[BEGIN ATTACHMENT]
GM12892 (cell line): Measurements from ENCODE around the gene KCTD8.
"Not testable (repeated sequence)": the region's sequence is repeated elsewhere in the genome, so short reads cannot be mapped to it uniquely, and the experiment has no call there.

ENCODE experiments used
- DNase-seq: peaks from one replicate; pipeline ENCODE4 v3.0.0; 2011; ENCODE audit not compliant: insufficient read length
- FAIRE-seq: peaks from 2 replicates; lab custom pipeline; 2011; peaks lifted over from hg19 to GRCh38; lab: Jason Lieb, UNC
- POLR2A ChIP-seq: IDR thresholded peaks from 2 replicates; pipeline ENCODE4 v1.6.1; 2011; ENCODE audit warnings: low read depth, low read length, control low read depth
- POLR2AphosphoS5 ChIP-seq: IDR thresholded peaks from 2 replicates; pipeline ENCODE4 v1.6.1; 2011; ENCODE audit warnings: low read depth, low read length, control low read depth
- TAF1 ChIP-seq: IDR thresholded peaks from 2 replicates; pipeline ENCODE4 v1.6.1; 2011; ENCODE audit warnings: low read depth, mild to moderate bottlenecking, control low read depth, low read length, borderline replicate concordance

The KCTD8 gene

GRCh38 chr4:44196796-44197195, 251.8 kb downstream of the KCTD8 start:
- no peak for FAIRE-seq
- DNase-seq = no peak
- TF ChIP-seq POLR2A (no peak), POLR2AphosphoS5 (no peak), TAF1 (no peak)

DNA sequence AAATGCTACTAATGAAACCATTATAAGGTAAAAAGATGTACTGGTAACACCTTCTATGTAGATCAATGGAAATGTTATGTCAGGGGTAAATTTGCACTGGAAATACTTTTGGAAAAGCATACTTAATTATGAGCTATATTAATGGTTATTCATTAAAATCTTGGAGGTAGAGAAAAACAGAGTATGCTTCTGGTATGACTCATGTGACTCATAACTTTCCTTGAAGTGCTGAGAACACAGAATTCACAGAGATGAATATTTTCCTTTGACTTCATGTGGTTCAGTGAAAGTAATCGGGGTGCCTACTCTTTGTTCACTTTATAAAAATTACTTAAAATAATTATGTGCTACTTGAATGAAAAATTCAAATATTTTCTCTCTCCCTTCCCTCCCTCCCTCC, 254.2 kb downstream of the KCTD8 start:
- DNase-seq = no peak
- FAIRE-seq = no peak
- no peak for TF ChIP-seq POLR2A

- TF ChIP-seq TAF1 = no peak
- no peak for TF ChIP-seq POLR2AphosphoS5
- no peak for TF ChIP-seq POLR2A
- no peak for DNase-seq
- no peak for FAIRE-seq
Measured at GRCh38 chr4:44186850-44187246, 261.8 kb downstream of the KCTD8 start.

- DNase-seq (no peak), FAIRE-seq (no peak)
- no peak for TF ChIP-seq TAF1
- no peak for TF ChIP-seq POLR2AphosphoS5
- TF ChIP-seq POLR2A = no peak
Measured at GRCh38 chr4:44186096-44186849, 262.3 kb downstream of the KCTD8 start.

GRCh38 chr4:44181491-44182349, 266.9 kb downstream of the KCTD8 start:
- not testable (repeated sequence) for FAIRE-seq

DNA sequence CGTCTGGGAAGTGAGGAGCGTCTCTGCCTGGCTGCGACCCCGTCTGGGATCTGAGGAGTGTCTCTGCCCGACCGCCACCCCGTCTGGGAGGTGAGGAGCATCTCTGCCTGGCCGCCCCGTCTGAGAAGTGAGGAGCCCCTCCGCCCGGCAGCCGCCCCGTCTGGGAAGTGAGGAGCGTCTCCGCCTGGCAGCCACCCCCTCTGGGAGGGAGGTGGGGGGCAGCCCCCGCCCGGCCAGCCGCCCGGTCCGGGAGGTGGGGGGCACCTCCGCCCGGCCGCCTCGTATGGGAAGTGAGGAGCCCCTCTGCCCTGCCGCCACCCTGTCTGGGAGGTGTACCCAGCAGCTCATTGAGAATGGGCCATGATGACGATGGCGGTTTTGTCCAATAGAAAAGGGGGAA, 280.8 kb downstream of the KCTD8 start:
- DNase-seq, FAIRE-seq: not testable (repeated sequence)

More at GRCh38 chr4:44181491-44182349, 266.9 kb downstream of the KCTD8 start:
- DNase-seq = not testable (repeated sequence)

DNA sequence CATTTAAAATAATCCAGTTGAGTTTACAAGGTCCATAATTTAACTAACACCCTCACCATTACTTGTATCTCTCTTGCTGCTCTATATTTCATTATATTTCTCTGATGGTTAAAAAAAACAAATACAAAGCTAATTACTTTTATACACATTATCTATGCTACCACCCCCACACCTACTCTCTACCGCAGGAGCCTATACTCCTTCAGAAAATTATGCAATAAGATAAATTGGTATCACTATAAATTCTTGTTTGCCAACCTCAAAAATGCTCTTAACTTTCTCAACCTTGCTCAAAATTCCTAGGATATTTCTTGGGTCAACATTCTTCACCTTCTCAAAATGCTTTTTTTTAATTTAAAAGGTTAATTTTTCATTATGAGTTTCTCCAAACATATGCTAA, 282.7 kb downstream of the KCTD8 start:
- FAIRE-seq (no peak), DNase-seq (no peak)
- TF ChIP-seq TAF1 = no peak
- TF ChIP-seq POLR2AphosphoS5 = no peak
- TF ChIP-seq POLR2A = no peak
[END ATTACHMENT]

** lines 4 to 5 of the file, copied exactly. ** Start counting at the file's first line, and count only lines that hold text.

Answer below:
- DNase-seq: peaks from one replicate; pipeline ENCODE4 v3.0.0; 2011; ENCODE audit not compliant: insufficient read length
- FAIRE-seq: peaks from 2 replicates; lab custom pipeline; 2011; peaks lifted over from hg19 to GRCh38; lab: Jason Lieb, UNC